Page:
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Acta Microbiologica et Immunologica Hungarica
Authors:
Katalin Kristóf
,
L. Janik
,
Kinga Komka
,
Ágnes Harmath
,
Júlia Hajdú
,
A. Nobilis
,
F. Rozgonyi
,
K. Nagy
,
J. Rigó
, and
Dóra Szabó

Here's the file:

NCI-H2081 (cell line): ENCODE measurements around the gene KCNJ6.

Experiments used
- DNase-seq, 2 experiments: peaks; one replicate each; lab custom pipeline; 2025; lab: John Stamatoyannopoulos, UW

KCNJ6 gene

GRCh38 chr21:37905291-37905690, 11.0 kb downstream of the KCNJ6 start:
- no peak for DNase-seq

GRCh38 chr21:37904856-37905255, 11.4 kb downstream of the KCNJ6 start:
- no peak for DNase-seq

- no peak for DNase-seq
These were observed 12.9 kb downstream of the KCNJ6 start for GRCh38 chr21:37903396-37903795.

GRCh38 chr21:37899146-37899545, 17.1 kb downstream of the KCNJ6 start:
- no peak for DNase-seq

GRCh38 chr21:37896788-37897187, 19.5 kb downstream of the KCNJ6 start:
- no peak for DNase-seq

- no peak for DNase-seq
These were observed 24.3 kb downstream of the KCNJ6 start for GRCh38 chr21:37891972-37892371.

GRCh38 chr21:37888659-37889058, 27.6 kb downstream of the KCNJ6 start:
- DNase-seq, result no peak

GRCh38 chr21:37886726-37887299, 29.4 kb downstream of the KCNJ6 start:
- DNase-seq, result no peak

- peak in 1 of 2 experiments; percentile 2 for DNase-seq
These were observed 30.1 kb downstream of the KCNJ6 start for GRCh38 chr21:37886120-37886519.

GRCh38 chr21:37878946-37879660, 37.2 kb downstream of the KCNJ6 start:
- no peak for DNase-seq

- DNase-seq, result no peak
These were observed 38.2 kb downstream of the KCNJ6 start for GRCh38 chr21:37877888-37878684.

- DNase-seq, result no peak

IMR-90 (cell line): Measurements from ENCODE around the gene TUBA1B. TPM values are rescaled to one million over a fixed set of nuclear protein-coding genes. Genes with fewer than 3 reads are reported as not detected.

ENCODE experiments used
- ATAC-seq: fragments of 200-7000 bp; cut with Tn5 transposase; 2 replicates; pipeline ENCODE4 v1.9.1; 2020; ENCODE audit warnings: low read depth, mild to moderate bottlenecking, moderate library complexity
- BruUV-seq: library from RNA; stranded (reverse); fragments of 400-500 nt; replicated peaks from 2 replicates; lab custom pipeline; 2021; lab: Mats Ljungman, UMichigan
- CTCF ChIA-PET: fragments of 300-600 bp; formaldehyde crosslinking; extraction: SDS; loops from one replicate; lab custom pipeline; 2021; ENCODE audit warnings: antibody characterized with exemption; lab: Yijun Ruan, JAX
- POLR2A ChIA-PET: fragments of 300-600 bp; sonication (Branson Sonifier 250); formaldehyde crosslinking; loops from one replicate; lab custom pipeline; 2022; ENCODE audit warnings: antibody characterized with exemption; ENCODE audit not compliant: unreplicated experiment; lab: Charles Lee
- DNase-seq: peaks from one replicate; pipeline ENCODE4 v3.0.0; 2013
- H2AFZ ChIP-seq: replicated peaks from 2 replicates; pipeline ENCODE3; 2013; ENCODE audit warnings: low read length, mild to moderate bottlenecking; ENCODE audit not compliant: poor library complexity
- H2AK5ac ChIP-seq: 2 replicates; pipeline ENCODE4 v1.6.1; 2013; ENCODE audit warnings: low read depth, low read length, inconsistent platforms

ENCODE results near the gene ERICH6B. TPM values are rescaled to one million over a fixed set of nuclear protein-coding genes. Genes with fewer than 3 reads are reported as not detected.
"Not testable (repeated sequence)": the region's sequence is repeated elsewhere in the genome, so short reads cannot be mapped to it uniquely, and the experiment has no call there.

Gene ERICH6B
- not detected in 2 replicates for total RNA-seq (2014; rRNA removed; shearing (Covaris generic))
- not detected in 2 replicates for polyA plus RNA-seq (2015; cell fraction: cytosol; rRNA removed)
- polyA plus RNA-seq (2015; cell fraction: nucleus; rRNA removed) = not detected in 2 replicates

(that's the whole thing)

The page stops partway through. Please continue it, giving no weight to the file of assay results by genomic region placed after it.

The occurrence of Candida spp. was investigated during a three-year period in two neonatal intensive care units, Budapest, Hungary. The species distribution among the 41 analysed cases was the following: C. albicans (30/41, 73%), C. parapsilosis (10/41, 24%) and C. glabrata (1/41, 3%). All of the isolates were susceptible to the tested drugs. There was a significant difference in the birth weight, the gestational age <30 weeks and the occurrence of caesarean section between the C. albicans and the C. parapsilosis groups of the cases. Respiratory tract colonization was the same (76–77%) in the extremely low birth weight (ELBW) and the very low birth weight (VLBW) groups. Comparing the ELBW, VLBW, and >1500 g birth weight groups, significant difference was found in the parenteral nutrition, the gestation weeks <36 or <30, the polymicrobial infection and the transfusion. The ratio of C. albicans, C. parapsilosis and C. glabrata was 9:7:1 in ELBW group; 6:3:0 in VLBW group and 15:1:0 in >1500 g group. The mortality rate for C. parapsilosis was higher than for C. albicans.